Deep Thoughts On the End of The White Stripes

Letting go of the past and looking toward the future can sometimes be a really tough thing to do. I know because I’ve been doing a lot of that recently. As I get older I see how important it is that we keep moving, keep changing, and not let fear or familiarity prevent us from doing something new and exciting. When you’ve had special times in your life — days, months, even years of happy moments, events, or milestones — you tend to put them up on this pedestal. Some of us like to think fondly upon those times as “the good ol’ days,” and I think, “man, it just doesn’t get any better than that!”

And there’s nothing wrong with remembering things as they were, as long as your can accept that part of looking at the past is just that — reminiscing at something that once was, but is no longer.

To me, the end of The White Stripes — a band I’ve both loved and admired for nearly ten years — is of course bittersweet. I think I speak for a lot of fans when I say that I am sad to see Jack and Meg announce the end of their remarkable run as one of the greatest American rock ‘n’ roll bands ever to exist, but I understand why they would want to call an end to the band. I’d rather have them go out on their own terms, while they’re still on top, rather than see them produce albums that their hearts weren’t into doing 100%.

These two kids produced six albums worth of some truly amazing music. I remember in the early 2000s I would literally listen to White Stripes songs over and over and over every waking hour of the day. The simplicity, the power, the raw energy of their tunes would take me to another place. I would pour over bootleg and live recordings, imagining myself there in the crowd.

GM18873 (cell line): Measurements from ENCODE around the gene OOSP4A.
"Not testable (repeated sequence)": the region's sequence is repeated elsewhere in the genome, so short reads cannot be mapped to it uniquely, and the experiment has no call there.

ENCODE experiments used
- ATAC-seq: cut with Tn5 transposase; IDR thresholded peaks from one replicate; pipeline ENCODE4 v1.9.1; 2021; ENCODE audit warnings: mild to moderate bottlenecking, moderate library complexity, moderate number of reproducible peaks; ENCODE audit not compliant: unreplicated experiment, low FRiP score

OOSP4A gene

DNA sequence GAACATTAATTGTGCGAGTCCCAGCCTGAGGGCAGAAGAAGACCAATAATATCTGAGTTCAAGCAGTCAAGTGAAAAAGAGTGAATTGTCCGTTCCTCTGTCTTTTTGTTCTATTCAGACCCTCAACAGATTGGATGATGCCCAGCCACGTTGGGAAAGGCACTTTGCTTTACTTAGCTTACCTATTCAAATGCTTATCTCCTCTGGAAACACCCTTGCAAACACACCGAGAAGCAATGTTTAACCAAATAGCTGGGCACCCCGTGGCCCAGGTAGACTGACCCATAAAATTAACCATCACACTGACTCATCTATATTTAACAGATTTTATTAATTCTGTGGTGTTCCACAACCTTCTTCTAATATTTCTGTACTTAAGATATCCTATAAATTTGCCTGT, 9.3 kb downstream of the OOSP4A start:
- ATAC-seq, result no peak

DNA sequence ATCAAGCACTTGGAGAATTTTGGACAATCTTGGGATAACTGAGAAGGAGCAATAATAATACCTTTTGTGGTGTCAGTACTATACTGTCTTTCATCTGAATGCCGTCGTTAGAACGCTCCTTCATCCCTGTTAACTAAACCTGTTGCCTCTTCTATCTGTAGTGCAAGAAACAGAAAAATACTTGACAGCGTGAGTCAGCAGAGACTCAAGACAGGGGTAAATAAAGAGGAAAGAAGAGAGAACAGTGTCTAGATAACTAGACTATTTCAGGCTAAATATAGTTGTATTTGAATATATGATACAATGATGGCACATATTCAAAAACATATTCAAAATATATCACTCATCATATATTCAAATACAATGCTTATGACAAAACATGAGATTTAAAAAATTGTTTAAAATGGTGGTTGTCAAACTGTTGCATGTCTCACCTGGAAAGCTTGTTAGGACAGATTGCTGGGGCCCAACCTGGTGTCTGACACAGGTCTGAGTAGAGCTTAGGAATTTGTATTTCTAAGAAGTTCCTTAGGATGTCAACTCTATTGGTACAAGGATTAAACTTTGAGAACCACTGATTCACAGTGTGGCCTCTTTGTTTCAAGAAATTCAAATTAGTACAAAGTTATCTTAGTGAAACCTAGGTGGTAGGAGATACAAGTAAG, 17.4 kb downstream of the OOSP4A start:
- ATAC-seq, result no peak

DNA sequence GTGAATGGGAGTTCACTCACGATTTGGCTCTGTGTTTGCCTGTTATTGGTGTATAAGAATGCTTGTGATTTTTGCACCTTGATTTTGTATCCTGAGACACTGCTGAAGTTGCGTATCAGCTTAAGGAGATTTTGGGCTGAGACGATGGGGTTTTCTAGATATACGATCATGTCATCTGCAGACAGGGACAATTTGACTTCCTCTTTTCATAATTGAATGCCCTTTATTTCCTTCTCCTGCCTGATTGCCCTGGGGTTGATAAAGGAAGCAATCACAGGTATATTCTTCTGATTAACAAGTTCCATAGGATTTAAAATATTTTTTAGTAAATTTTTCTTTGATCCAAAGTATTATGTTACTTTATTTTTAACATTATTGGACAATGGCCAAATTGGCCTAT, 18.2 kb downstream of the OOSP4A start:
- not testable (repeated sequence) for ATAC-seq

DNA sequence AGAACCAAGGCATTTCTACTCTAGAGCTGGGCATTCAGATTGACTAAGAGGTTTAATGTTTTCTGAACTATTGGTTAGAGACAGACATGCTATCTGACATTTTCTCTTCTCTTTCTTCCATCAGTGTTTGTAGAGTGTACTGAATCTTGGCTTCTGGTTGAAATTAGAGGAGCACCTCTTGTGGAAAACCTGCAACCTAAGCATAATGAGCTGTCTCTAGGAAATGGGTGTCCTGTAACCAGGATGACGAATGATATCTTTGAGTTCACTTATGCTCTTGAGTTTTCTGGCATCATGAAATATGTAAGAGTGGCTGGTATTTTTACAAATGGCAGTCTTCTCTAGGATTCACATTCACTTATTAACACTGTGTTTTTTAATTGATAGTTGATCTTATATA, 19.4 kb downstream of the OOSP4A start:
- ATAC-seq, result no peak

When I listen to their early recordings I always get shivers down my spine and my heart thumps just a little faster. When I think of my favorite White Stripes songs like “The Big Three Killed My Baby,” “Expecting,” “Now Mary,” I can actually feel my body enliven itself. Over the last 10 years or so that I’ve been a fan, the White Stripes’ music has given me so much joy — I know that seems really very sappy, but it’s absolutely and honestly true.

I’ve also had so many happy memories from the many times I’ve seen Jack and Meg live. Probably my favorite show was when they did a free show on October 1, 2002 at Union Square Park here in New York City.

Here’s what I had to say at the time:

THE BIG THREE KILLED MY BABY!!!!!!

THEY PULLED THE PLUG AT 1 O’CLOCK, AT THE START OF “BOLL WEEVIL”, BUT JACK KEPT SINGING. THEN HE TOLD EVERYONE TO BE QUIET, AND SANG A TRUNCATED VERSION OF THE SONG TO THE CROWD W/OUT A MIC. THEN EVERYONE CHEERED. THEN EVERYONE BOOED NISSAN AND THE COUNTING CROWS. HOPE YOU ALL HAD FUN!

The weather was to die for today. It was like summer. It was beautiful. You were all beautiful. I love you.

And that’s how I’d like to end this post, “It was beautiful. You were all beautiful. I love you.

Author: laura

I run The Modern Age.org

5 thoughts on “Deep Thoughts On the End of The White Stripes”

  1. “five albums worth of some truly amazing music”? they made 6 albums… multiples of 3? memba?

    which album did you think wasn’t “truly amazing”?

  2. You spoke every word in my heart. I will always keep them near and dear. It is like owning a great piece of art. It can’t be perfected.

  3. Yikes, I will miss them very well. I’ll never forget the show at Union Square and at Radio City Music Hall with the Strokes. 2002 was a rockin’ year. It was also a great time to be in NYC-before Misshapes and the whole colonization of hipsetrdom. Well Miss MM, this is my first time commenting on your blog but I’ve been a follower when I fist stumbled upon it exactly 9 years ago. I know what you mean; I’m now letting go of the past. NYC, my birthplace and heart, isn’t what it used to be either. The music scene is dead here too. Time to move on and out!

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